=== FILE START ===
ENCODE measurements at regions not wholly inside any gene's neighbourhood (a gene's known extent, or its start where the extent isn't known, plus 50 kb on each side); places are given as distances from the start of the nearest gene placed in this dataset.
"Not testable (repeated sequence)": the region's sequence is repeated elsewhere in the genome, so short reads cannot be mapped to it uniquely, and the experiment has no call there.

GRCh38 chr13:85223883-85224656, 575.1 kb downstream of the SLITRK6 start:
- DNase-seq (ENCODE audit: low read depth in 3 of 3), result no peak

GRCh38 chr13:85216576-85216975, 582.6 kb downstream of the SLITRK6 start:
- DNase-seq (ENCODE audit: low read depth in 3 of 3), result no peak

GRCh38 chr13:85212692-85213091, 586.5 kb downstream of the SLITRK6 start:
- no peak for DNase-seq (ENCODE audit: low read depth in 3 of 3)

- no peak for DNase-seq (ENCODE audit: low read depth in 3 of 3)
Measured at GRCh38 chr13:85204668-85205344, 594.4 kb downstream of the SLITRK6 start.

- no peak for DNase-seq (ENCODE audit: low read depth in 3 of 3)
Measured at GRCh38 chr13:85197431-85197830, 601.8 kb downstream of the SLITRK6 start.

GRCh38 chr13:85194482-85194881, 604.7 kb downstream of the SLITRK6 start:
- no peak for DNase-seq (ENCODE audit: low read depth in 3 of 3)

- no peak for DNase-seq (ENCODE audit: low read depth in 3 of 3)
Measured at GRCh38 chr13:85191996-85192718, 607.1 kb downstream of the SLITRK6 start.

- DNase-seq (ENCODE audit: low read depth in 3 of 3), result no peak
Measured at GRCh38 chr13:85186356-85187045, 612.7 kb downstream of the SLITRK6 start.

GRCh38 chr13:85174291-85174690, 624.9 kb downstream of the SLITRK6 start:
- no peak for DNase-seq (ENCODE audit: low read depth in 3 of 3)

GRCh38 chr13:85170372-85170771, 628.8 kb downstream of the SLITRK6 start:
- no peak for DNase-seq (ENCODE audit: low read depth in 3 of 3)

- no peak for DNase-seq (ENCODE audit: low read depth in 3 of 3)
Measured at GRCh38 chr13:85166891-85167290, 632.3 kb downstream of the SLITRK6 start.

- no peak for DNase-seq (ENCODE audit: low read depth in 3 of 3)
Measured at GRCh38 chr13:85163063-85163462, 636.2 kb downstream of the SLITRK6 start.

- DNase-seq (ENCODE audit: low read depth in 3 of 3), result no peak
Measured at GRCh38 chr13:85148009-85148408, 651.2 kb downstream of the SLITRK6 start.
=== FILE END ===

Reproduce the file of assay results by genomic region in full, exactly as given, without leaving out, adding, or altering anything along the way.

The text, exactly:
ENCODE measurements at regions not wholly inside any gene's neighbourhood (a gene's known extent, or its start where the extent isn't known, plus 50 kb on each side); places are given as distances from the start of the nearest gene placed in this dataset.
"Not testable (repeated sequence)": the region's sequence is repeated elsewhere in the genome, so short reads cannot be mapped to it uniquely, and the experiment has no call there.

GRCh38 chr13:85223883-85224656, 575.1 kb downstream of the SLITRK6 start:
- DNase-seq (ENCODE audit: low read depth in 3 of 3), result no peak

GRCh38 chr13:85216576-85216975, 582.6 kb downstream of the SLITRK6 start:
- DNase-seq (ENCODE audit: low read depth in 3 of 3), result no peak

GRCh38 chr13:85212692-85213091, 586.5 kb downstream of the SLITRK6 start:
- no peak for DNase-seq (ENCODE audit: low read depth in 3 of 3)

- no peak for DNase-seq (ENCODE audit: low read depth in 3 of 3)
Measured at GRCh38 chr13:85204668-85205344, 594.4 kb downstream of the SLITRK6 start.

- no peak for DNase-seq (ENCODE audit: low read depth in 3 of 3)
Measured at GRCh38 chr13:85197431-85197830, 601.8 kb downstream of the SLITRK6 start.

GRCh38 chr13:85194482-85194881, 604.7 kb downstream of the SLITRK6 start:
- no peak for DNase-seq (ENCODE audit: low read depth in 3 of 3)

- no peak for DNase-seq (ENCODE audit: low read depth in 3 of 3)
Measured at GRCh38 chr13:85191996-85192718, 607.1 kb downstream of the SLITRK6 start.

- DNase-seq (ENCODE audit: low read depth in 3 of 3), result no peak
Measured at GRCh38 chr13:85186356-85187045, 612.7 kb downstream of the SLITRK6 start.

GRCh38 chr13:85174291-85174690, 624.9 kb downstream of the SLITRK6 start:
- no peak for DNase-seq (ENCODE audit: low read depth in 3 of 3)

GRCh38 chr13:85170372-85170771, 628.8 kb downstream of the SLITRK6 start:
- no peak for DNase-seq (ENCODE audit: low read depth in 3 of 3)

- no peak for DNase-seq (ENCODE audit: low read depth in 3 of 3)
Measured at GRCh38 chr13:85166891-85167290, 632.3 kb downstream of the SLITRK6 start.

- no peak for DNase-seq (ENCODE audit: low read depth in 3 of 3)
Measured at GRCh38 chr13:85163063-85163462, 636.2 kb downstream of the SLITRK6 start.

- DNase-seq (ENCODE audit: low read depth in 3 of 3), result no peak
Measured at GRCh38 chr13:85148009-85148408, 651.2 kb downstream of the SLITRK6 start.